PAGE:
Its 10:34 Do You Know Where Your Tracking Files Are?

One of my co-workers says about tracking, “One of the big selling points to [Blackboard] Vista is the wealth of tracking data for auditing, grade challenges, and catching cheaters.” Certainly, Reports and Tracking in Blackboard’s Vista 3 is one of the more favorite tools. So making sure the data gets there is critically important.

The tracking data is not immediately written to the database. Instead, its staged on each node and applied to the database on the schedule provided by the UI’s System Administrator role. The schedule can be hourly or daily. We normally have these set to upload daily at 5am which is a slow part of the day. Though, going into splitting our data sets, we had temporarily set them to hourly to ensure the data would be uploaded. Coming out the split, we lost 3 nodes in 3 hours for the first day of classes due to Java issues. Going back to daily upload of the tracking data brought down the rate to about 2-3 nodes a day. Much better!

This data is staged in the form of files on each node. In the domain directory, locate the tracking directory. In it should be files with the date and hour and hour in the name. Each is rolled at the top of the hour. A file called .active-log contains the name of the file being written to and which the node not to upload the data. The data in these files is a little difficult to interpret. However, you can get the timestamp (Java epoch), learning context id, node, role, action, location, and person id in these logs. Working against the reporting interface or tracking data in the database would yield better results as this information is matched against more useful information like the WebCT ID, names, etc.

So, its possible for these files not to get written to the database for one reason or another. One error causes the rejection of the whole file (not just the offending entry). However, attempting to process the same file again does not result in duplicate entries. A short list of problems:

  • Database can only accept entries of a certain length.
  • Improper use of doublequotes.
  • Special characters.
  • Sudden node failure.

Database can only accept entries of a certain length. When an event’s length is too long, the database encounters an error and cannot place the entry into the tracking data. Problems is Vista 3’s SP7 caused the problem length to drop to about 590 characters. An update in hotfix 2 increased the event length to 1151.

Improper use of doublequotes. Designers using doublequotes in object names (even properly paired) cause issues. Its possible a hotfix intercepts these as I have not seen a case of this in a really long time.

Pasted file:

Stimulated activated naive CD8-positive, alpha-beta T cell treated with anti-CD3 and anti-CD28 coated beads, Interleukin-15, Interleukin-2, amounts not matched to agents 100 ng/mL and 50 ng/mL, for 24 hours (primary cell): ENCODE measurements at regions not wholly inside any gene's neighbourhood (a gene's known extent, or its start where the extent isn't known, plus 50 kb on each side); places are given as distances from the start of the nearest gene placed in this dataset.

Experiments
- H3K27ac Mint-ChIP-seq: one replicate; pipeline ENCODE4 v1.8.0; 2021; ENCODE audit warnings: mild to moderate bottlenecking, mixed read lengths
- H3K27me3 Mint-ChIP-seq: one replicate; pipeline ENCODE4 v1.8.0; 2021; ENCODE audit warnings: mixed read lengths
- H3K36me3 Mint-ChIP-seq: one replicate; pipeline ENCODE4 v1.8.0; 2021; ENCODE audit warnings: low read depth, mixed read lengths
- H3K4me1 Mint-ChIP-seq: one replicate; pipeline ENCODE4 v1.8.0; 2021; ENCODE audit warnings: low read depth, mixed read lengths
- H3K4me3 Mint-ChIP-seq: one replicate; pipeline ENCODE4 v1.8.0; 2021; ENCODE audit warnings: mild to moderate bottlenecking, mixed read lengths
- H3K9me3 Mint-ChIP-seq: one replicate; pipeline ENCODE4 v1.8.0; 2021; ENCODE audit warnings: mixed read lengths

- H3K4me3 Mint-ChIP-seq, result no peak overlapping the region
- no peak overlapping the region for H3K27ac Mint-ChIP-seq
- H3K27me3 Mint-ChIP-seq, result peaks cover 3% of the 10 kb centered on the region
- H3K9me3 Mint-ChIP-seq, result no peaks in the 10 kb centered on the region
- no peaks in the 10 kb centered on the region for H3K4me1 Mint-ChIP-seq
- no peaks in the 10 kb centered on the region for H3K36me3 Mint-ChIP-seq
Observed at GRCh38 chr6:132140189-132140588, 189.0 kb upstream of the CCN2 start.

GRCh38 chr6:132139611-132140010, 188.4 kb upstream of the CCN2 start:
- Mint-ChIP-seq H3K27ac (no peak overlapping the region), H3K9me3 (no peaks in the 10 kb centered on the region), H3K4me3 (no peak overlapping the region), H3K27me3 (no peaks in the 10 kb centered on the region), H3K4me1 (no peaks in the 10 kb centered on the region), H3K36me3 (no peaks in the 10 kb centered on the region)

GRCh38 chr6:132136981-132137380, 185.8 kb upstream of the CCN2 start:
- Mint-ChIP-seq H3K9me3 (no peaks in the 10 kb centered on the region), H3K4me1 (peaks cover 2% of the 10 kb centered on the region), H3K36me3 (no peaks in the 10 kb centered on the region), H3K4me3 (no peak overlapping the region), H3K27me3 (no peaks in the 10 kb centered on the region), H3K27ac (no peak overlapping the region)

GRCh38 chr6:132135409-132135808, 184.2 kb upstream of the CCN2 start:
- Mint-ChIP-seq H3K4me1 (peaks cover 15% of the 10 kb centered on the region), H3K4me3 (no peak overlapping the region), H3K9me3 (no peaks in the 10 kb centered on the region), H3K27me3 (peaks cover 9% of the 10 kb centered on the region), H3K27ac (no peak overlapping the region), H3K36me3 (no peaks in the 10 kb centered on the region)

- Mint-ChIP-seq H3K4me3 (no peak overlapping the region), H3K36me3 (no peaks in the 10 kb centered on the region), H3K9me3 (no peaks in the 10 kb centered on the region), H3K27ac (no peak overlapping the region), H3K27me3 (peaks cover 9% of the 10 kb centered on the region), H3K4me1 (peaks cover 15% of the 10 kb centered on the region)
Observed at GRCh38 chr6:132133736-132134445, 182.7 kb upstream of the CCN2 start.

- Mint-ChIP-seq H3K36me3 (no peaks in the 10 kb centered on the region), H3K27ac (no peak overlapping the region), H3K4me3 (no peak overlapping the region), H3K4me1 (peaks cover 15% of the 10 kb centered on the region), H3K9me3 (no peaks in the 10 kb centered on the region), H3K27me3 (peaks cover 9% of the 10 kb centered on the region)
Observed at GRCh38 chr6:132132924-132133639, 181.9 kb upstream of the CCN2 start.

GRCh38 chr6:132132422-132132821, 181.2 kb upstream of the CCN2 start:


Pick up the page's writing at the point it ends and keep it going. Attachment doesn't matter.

Special characters. The usual special characters work fine. So your amperstands and colons are fine. Its the  which bother me. Monday, Amy got a report a tracking file had not uploaded. It had one event with a length of 1154 which failed (lines of 1151 length did not have an error). The 1154 length one had a text block that looked like “   ” but when I copy that text locally to Windows, it looks like “”. I think the extra spaces bumped the length from 1151 (just under the fail point) to 1154 (just over) and caused the error.

Sudden node failure. As well as we manage things, unexpected problems happen. We had once incident where we lost 6 nodes at once. One of the aftermaths of that even was a tracking file would not get written to the database for two of the six. It turns out an error was written to the end of the current tracking file at the time. Once the error was removed, the files were processed correctly.

The last two always make me think, “Weird.”

Vista’s Third Life?

Scott Schamp is teaching at UGA using Second Life. This is from his blog.

But last Friday, I found myself saying things I never thought I would have to say. “Please don’t sit on the fountain during class. Don’t forget that everyone needs to wear clothes the next time we meet. And, please, try and remember not to fly during class time.”
I Can’t Believe I Just Said That!

Its funny. Years ago, some enterprising faculty members latched onto email for use in conducting class without an actual classroom. Then the web sites become the new online classroom platform. Gee, if that had not happened, then I would have a different career.

Schamp has thoughts along the same lines for use of the web.

SL is a place for minds. It is going to take a while to figure out how we should use it. Frankly, now virtual worlds seem like a powerful creative solution. We just need to find the right problems for virtual worlds to solve. Back in 1994 I felt the same way about the web. It is going to take a lot of patient experimentation to find the best way to harness its potential.

Maybe it will take less than 5 years to see where this technology will take us.

links for 2007-08-27